[ANN] FrontC 4.1.0 (Vingt ans après)

More than twenty years after its original release FrontC is still alive and getting new updates. Mostly it started with my frustration with its Makefiles that ended up in switching to menhir and dune and adding cram tests that finally enabled us to safely touch the grammar definitions and introduce a few c99 … c11 language features as well as more GNU extensions. Our end goal is to get a robust and easy-to-use C parser that is capable of taking a C program on a modern Linux distribution and get it parsed into a C abstract tree. It is not that trivial as it may sound as modern C library headers (especially GNU libc) use non-standard or standard but very modern C features, and most of the OCaml parsers that I have seen are still unable to parse them, including parsers from FramaC, C11parser, and even compcert parser (mostly they do not handle complex floating-point types and various extension types and some GCC attributes).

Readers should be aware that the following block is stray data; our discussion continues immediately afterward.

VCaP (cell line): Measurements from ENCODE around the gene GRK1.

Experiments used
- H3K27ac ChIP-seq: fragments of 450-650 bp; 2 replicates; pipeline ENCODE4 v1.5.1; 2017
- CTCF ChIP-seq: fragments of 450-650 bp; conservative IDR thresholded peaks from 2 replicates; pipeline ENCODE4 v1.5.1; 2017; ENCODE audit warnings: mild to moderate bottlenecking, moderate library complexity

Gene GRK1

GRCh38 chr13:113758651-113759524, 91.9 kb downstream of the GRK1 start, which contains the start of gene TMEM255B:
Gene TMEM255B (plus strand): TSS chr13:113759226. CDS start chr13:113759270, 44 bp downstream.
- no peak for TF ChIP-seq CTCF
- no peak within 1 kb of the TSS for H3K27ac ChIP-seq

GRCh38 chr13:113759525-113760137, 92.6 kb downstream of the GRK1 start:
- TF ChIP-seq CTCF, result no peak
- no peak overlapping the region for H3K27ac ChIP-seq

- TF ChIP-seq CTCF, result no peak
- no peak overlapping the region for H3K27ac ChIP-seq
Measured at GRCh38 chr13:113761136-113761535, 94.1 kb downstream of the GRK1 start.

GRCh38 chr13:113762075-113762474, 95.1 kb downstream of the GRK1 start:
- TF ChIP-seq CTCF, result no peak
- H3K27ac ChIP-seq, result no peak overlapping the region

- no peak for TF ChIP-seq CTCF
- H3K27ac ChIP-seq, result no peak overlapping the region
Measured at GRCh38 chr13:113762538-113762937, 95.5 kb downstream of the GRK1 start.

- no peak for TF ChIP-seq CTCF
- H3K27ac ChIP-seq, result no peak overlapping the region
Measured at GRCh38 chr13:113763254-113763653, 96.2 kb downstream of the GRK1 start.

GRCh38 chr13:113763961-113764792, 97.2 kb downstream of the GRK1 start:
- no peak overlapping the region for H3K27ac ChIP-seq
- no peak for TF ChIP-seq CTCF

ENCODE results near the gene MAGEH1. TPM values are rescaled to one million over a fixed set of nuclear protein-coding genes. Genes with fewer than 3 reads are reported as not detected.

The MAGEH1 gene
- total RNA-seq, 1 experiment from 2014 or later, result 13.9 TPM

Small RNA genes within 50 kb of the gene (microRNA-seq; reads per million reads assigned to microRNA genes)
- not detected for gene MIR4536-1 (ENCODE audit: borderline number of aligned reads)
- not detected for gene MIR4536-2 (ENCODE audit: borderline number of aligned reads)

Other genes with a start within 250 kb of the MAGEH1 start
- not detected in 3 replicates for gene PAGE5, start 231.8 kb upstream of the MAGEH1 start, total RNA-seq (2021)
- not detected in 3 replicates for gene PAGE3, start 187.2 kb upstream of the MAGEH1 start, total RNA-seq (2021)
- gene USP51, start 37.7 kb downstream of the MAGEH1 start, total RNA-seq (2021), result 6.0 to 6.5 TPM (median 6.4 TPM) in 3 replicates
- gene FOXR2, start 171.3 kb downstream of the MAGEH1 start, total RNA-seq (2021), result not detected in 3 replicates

Therefore, FrontC is still useful, especially if all that you want is to start doing program analysis with minimal initial effort, just do (but wait until it is merged1)

opam install FrontC

and start hacking!

With that said, FrontC is mostly maintained at leisure time by volunteers, so the pull requests are very welcome.

P.S. and if you’re looking for documentation, then just do

odig doc FrontC

1) But if you can’t wait you can install it with opam pin add FrontC --dev-repo


How does clangml compares to the other C parsers you have tried?
I used it in the past.
It is actively maintained I believe.

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Well, clangml offers bindings to clang so it should be as good (and as bad) as clang itself. In terms of the recognized language features, it is surely more advanced then any other pure OCaml parsers. And, what is more important, is that it recognizes C++.

What FrontC (and C11Parser) offers that clangml can’t offer, is C grammar specified in OCaml and an option to experiment with it (e.g., when adding a new feature to the language) as well as lower entry barrier when it comes to the AST and writing your analysis. And they are also much more lightweight when it matters.